Weekly Web Series Review: Blue

Julia Stiles stars as the title character in “Blue,” a new web series produced by the YouTube channel Wigs, which is described as “a digital channel producing high-end, original, scripted dramatic series and short films about the lives of women.” “Blue” certainly fits this bill, as it has high, network-standard production values and explores the life of Francine, aka Blue (Stiles), a single mother who works in an office and moonlights as a prostitute. We are introduced to her in the middle of serving a client, Cooper (David Harbour), who turns out to be an old acquaintance from high school. Cooper has more than a simple professional interest in her, and there is speculation that he might be the father of her 13-year-old son, Josh (Uriah Shelton).

Josh is a precocious, A-student who is beginning to be curious about sex and who is too smart not to know that his mother is hiding something about herself from him, though he is not yet sure what. He befriends Cooper, seeming to need a father figure in his life to complement the good relationships he has with his mother and his grandmother, Jessica (Kathleen Quinlan), a sexy older woman prone to over-sharing about her love life. Meanwhile, beginning in the third episode, Blue has an oddly mentor-like relationship with her office co-worker, Lavinia (Sarah Paulson), who looks up to her, thinking Blue really has her life together. Lavinia seeks Blue’s advice about her relationship with her ex-husband, Walter (so far unseen), who seems to be using her for financial support due to his ailing health.

The series is created, written and directed by Rodrigo Garcia, who is known for his work on feature films like “Mother and Child” and last year’s “Albert Nobbs,” as well as television series such as HBO’s “The Sopranos” and “Six Feet Under,” the latter of which has a similarly soap opera feel to it. The first season runs 12 episodes, each around eight minutes long, which means the entire first season is roughly the length of a relatively short feature film, and each episode is basically a single long scene, or two shorter, connected ones. Some of these work better than others; while Blue and Josh have great chemistry and really good dialogue in the second episode, and a subplot involving Josh’s troubles at school in the tenth and eleventh episodes is especially interesting, I have to admit I have very little interest in the relationship between Blue and Lavinia. Paulson is a very good actor, but her character is sort of weak and whiny, and it remains to be seen if her subplot will garner more interest. On the other hand, the first season ends with an intriguing development involving an older man from Blue’s past, and fans of soapy drama will definitely want to tune in for new episodes once they become available.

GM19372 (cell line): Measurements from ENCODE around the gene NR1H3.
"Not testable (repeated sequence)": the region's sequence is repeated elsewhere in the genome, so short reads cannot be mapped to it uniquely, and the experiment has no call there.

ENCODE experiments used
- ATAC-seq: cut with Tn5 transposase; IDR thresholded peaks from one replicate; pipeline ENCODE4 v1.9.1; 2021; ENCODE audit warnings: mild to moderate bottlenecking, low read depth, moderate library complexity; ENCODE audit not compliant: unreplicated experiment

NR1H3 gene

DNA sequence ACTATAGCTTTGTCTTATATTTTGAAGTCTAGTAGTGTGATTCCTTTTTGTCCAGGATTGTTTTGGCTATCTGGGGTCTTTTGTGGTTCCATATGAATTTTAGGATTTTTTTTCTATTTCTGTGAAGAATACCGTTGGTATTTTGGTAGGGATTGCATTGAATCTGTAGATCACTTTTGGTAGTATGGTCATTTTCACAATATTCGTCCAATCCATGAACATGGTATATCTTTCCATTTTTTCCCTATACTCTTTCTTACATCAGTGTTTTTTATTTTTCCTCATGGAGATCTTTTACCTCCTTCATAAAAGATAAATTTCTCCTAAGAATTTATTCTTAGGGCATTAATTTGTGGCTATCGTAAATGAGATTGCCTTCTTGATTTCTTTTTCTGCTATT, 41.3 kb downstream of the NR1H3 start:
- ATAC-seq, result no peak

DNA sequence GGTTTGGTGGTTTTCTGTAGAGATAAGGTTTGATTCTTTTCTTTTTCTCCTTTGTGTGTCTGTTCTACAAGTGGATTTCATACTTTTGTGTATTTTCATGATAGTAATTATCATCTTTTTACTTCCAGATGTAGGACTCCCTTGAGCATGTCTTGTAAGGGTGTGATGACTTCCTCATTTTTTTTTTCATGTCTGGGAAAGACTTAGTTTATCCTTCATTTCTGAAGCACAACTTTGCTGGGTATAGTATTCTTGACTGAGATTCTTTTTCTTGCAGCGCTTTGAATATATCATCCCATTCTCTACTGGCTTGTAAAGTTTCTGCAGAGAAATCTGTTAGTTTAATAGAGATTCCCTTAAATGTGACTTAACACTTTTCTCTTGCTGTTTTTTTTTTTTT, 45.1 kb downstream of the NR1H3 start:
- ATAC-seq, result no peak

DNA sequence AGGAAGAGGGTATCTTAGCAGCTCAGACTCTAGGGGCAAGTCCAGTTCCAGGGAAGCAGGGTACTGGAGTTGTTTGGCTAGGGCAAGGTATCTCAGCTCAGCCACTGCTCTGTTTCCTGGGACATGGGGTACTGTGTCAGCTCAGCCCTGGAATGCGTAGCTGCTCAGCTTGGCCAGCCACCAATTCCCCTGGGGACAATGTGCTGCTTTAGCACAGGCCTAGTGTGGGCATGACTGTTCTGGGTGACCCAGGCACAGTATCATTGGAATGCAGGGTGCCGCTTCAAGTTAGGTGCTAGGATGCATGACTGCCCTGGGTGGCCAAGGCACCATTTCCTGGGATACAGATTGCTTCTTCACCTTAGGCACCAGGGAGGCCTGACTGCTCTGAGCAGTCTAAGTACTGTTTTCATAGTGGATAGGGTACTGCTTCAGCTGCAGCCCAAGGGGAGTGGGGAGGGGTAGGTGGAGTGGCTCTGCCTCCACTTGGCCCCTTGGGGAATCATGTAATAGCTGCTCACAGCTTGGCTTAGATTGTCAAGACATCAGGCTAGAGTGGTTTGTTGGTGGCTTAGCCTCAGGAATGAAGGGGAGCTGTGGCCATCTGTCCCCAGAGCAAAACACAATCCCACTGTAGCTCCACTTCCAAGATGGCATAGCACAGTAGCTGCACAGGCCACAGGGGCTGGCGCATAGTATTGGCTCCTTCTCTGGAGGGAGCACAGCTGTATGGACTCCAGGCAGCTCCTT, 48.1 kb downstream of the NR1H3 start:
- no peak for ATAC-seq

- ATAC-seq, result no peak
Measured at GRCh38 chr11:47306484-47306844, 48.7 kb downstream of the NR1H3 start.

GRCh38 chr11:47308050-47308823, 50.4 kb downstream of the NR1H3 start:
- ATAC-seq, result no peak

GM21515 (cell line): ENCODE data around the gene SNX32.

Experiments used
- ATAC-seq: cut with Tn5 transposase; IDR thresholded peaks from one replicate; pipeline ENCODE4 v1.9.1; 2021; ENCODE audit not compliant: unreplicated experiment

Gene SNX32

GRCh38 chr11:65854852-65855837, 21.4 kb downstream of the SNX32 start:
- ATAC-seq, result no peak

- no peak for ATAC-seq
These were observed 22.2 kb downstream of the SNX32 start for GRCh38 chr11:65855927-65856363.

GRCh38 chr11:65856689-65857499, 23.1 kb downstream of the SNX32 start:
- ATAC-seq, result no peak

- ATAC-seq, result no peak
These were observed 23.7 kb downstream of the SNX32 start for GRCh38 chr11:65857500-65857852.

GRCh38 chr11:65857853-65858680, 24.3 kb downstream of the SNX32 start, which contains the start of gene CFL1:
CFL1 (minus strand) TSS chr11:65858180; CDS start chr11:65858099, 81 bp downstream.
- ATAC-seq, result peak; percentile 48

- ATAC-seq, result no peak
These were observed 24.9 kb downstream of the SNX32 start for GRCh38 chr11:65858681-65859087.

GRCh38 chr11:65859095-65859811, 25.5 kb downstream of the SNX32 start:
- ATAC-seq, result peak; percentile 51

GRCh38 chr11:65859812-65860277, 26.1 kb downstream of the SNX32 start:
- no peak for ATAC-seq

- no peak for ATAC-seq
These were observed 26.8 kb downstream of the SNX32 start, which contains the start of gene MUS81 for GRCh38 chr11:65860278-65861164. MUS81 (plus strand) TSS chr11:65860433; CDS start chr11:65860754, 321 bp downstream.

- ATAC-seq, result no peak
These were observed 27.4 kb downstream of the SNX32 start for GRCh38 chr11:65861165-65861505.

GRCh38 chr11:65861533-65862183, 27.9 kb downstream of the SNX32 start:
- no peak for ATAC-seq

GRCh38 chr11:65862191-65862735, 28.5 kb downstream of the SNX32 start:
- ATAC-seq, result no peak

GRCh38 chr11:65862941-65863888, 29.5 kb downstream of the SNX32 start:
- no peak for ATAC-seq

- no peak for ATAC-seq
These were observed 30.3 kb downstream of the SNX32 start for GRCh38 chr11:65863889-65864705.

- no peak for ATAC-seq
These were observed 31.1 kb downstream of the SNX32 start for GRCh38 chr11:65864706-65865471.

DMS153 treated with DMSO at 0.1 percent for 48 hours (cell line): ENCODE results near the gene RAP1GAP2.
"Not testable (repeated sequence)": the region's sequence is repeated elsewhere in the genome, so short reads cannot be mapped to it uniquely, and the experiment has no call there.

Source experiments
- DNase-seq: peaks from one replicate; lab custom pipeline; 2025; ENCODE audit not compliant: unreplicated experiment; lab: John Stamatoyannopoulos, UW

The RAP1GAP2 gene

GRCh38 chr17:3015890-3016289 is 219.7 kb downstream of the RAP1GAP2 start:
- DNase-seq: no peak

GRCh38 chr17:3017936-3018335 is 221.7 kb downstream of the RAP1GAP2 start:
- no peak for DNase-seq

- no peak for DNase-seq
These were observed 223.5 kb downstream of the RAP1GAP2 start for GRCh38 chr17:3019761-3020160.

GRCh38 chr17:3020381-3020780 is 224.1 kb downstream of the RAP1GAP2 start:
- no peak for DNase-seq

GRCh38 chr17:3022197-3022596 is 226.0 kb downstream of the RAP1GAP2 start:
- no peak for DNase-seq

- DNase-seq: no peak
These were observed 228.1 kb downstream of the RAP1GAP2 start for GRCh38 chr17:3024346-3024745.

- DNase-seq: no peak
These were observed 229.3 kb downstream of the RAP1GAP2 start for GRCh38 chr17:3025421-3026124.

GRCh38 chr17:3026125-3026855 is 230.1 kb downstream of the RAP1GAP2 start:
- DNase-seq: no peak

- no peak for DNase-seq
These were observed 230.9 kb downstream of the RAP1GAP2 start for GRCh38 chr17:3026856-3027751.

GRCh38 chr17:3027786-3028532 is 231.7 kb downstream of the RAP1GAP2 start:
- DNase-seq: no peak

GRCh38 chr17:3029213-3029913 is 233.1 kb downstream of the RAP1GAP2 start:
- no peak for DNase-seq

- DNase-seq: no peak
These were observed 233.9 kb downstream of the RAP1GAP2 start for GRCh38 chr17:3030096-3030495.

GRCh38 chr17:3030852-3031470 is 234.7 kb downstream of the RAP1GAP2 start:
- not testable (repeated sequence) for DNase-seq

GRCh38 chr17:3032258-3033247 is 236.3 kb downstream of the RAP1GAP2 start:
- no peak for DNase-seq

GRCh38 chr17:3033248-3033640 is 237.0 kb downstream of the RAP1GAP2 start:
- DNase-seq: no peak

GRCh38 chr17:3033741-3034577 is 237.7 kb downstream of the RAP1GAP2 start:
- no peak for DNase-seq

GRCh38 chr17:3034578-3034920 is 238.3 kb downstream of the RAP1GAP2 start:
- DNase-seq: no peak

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The Light from the TV Shows: Eight Years of “House” Guests

With “House” coming to its conclusion on Monday after an eight-year run, it’s fair to say that quite a few regular cast members have seen their way in and out of the doors of Princeton Plainsboro Teaching Hospital, but their number can’t hold a candle to how many guest stars – we’re talking people who were on the show for a single-digit number of times – have turned up over the years. This isn’t all of them, but it’s a start…

Season 1

Robin Tunney (Ep. 1.1, “Pilot”)
Character: a kindergarten teacher who becomes dysphasic and starts having seizures. Turns out she’s invested with tapeworms.

Sam Trammell (Ep. 1.4, “Maternity”)
Character: the father of a baby girl that’s not even out of the maternity ward and already on death’s door from a virus.

Elizabeth Mitchell (Ep. 1.5, “Damned If you Don’t”)
Character: a nun who looks like she’s suffering from stigmata but is later discovered to be suffering an allergic reaction to a copper cross IUD left over from her, uh, wilder days.

Dominic Purcell (Ep. 1.6, “Fidelity”)
Character: a husband whose wife – the Patient of the Week – turns out to have been unfaithful.

Amanda Seyfried (Ep. 1.11, “Detox”)
Character: girlfriend to the Patient of the Week.

Scott Foley (Ep. 1.12, “Sports Medicine”)
Character: a baseball player suffering cadmium poisoning from all the pot he’s been smoking.

Joe Morton (Ep. 1.17, “Role Model”)
Character: a senator suffering the after-effects of an epilepsy treatment from childhood

John Cho (Ep. 1.20, “Love Hurts”)
Character: a guy who, after spilling apple juice on House’s clothes, ends up being diagnosed by him as having had a stroke. Upon further investigation, it’s determined that he has a trauma-induced aneurysm as a result of a preference for sadomasochism.

Carmen Electra (Ep. 1.21, “Three Stories”)
Character: While begrudgingly lecturing a classroom of medical students about a past patient who is depicted as looking like Carmen Electra playing miniature golf. In reality, the patient was actually a male golfer…and he played regular golf, by the way. (Who knew miniature golf could be so sexy?)

Read the rest of this entry »

  

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